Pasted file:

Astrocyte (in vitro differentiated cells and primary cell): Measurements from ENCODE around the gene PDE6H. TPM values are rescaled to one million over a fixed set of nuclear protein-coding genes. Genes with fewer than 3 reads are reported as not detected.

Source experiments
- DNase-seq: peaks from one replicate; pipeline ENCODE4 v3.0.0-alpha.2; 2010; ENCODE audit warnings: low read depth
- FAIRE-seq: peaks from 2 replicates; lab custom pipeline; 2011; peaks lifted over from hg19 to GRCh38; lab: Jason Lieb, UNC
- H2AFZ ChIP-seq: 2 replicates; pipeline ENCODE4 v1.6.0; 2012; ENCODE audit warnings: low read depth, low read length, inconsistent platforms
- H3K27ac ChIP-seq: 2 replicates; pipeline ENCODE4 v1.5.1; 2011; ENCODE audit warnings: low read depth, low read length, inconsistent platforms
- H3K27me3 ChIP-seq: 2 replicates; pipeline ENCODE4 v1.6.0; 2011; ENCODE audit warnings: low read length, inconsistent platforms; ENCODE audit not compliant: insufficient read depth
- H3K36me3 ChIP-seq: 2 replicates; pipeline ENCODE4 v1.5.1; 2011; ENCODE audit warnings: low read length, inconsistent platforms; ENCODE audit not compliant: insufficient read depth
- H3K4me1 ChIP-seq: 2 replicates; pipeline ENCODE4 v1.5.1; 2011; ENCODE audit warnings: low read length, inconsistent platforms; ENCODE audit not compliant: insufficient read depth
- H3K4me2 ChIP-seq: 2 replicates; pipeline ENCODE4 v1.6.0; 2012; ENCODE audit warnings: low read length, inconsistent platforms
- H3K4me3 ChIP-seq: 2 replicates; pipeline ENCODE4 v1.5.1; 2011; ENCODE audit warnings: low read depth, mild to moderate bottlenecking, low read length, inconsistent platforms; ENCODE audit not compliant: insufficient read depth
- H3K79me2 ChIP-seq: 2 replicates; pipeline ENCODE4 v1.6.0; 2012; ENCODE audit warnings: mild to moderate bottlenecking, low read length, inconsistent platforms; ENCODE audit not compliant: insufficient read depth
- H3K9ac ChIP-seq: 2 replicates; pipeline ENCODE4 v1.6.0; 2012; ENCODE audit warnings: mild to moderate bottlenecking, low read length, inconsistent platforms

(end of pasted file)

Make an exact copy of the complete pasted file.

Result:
Astrocyte (in vitro differentiated cells and primary cell): Measurements from ENCODE around the gene PDE6H. TPM values are rescaled to one million over a fixed set of nuclear protein-coding genes. Genes with fewer than 3 reads are reported as not detected.

Source experiments
- DNase-seq: peaks from one replicate; pipeline ENCODE4 v3.0.0-alpha.2; 2010; ENCODE audit warnings: low read depth
- FAIRE-seq: peaks from 2 replicates; lab custom pipeline; 2011; peaks lifted over from hg19 to GRCh38; lab: Jason Lieb, UNC
- H2AFZ ChIP-seq: 2 replicates; pipeline ENCODE4 v1.6.0; 2012; ENCODE audit warnings: low read depth, low read length, inconsistent platforms
- H3K27ac ChIP-seq: 2 replicates; pipeline ENCODE4 v1.5.1; 2011; ENCODE audit warnings: low read depth, low read length, inconsistent platforms
- H3K27me3 ChIP-seq: 2 replicates; pipeline ENCODE4 v1.6.0; 2011; ENCODE audit warnings: low read length, inconsistent platforms; ENCODE audit not compliant: insufficient read depth
- H3K36me3 ChIP-seq: 2 replicates; pipeline ENCODE4 v1.5.1; 2011; ENCODE audit warnings: low read length, inconsistent platforms; ENCODE audit not compliant: insufficient read depth
- H3K4me1 ChIP-seq: 2 replicates; pipeline ENCODE4 v1.5.1; 2011; ENCODE audit warnings: low read length, inconsistent platforms; ENCODE audit not compliant: insufficient read depth
- H3K4me2 ChIP-seq: 2 replicates; pipeline ENCODE4 v1.6.0; 2012; ENCODE audit warnings: low read length, inconsistent platforms
- H3K4me3 ChIP-seq: 2 replicates; pipeline ENCODE4 v1.5.1; 2011; ENCODE audit warnings: low read depth, mild to moderate bottlenecking, low read length, inconsistent platforms; ENCODE audit not compliant: insufficient read depth
- H3K79me2 ChIP-seq: 2 replicates; pipeline ENCODE4 v1.6.0; 2012; ENCODE audit warnings: mild to moderate bottlenecking, low read length, inconsistent platforms; ENCODE audit not compliant: insufficient read depth
- H3K9ac ChIP-seq: 2 replicates; pipeline ENCODE4 v1.6.0; 2012; ENCODE audit warnings: mild to moderate bottlenecking, low read length, inconsistent platforms